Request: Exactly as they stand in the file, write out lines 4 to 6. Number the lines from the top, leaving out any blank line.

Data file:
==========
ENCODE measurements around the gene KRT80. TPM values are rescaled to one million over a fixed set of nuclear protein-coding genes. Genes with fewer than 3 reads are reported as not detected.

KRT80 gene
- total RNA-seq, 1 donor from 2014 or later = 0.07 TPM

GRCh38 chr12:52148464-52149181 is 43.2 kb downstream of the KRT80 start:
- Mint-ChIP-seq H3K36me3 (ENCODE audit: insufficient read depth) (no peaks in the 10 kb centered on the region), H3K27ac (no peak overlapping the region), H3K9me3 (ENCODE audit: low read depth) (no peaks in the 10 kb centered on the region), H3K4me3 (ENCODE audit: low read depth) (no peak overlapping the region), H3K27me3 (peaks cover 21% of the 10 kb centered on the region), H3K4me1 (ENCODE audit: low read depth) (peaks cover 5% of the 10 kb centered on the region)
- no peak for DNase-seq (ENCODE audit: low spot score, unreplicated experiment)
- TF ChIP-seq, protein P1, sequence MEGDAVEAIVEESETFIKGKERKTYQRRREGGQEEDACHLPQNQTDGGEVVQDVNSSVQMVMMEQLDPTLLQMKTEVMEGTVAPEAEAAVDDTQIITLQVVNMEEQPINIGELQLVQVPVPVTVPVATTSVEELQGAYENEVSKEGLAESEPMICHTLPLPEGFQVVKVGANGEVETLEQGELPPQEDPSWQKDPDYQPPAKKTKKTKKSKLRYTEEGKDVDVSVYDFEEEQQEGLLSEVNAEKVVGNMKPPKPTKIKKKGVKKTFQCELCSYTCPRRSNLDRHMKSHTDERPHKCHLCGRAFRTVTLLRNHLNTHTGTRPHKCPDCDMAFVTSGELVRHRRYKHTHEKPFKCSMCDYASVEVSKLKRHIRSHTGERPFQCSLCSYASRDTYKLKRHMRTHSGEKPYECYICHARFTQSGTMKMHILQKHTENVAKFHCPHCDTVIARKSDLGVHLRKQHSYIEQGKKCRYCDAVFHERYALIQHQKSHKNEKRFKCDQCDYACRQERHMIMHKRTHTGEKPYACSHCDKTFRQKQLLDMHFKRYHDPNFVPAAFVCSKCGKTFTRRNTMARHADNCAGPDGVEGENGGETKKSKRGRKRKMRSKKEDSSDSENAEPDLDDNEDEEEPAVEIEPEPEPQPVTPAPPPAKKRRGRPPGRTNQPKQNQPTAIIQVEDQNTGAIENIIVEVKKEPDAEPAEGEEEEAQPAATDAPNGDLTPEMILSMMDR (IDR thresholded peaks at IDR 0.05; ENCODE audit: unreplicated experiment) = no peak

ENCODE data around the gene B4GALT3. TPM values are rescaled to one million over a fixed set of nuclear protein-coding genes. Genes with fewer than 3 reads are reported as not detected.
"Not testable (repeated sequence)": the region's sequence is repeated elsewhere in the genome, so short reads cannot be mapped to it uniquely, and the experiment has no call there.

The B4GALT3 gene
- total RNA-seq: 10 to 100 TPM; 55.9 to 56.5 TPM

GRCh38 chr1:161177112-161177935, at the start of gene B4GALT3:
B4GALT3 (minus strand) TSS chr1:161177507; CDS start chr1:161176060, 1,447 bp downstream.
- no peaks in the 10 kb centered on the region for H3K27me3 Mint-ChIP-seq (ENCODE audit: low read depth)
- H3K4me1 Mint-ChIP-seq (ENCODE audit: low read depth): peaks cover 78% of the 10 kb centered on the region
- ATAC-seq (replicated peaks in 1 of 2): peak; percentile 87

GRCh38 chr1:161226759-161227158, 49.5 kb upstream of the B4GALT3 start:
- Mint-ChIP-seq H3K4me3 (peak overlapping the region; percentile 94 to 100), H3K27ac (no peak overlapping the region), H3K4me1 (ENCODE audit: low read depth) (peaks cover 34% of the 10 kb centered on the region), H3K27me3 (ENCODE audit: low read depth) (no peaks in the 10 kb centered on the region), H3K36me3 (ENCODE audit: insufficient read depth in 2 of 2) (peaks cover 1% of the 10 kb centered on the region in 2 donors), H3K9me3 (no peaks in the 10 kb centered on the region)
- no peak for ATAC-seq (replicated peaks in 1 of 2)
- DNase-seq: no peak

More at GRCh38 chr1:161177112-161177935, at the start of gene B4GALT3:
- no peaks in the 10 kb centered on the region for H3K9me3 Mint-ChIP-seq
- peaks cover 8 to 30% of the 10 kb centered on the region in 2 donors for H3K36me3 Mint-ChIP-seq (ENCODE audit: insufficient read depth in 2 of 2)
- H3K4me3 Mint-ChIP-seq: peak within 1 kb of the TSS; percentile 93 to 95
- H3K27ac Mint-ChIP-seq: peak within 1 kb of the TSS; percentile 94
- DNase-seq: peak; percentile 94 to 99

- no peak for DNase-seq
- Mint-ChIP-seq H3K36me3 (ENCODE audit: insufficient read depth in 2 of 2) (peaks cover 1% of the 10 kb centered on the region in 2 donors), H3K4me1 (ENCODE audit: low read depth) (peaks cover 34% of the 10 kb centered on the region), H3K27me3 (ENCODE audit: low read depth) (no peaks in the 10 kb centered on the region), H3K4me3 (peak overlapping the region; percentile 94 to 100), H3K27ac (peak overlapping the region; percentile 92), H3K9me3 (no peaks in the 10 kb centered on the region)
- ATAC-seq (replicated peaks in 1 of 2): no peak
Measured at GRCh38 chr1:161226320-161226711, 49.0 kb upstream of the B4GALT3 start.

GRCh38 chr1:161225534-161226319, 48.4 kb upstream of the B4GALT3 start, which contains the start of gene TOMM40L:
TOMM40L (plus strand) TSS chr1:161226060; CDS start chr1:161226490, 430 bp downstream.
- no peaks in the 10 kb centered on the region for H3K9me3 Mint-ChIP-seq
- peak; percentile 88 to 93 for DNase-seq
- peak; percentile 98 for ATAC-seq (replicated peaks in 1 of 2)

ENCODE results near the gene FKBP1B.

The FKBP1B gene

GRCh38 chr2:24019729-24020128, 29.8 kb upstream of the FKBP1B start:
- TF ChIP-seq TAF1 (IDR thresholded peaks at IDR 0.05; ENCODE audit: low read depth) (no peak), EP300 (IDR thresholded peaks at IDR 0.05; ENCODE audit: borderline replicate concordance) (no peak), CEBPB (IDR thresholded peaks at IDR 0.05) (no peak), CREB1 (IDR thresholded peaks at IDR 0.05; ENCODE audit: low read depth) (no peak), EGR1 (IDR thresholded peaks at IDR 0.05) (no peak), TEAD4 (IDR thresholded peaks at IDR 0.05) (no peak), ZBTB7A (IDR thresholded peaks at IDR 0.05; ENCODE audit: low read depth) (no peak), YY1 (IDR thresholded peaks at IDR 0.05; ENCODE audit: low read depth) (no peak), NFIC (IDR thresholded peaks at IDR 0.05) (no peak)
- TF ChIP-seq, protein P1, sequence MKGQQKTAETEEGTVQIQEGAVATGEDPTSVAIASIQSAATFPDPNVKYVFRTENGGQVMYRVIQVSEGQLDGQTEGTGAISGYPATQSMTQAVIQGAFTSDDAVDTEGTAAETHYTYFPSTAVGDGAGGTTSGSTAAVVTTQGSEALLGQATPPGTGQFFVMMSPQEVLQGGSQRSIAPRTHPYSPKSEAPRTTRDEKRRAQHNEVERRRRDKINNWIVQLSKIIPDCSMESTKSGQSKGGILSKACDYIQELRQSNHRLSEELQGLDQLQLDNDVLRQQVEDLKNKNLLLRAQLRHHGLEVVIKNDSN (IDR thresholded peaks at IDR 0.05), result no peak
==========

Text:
GRCh38 chr12:52148464-52149181 is 43.2 kb downstream of the KRT80 start:
- Mint-ChIP-seq H3K36me3 (ENCODE audit: insufficient read depth) (no peaks in the 10 kb centered on the region), H3K27ac (no peak overlapping the region), H3K9me3 (ENCODE audit: low read depth) (no peaks in the 10 kb centered on the region), H3K4me3 (ENCODE audit: low read depth) (no peak overlapping the region), H3K27me3 (peaks cover 21% of the 10 kb centered on the region), H3K4me1 (ENCODE audit: low read depth) (peaks cover 5% of the 10 kb centered on the region)
- no peak for DNase-seq (ENCODE audit: low spot score, unreplicated experiment)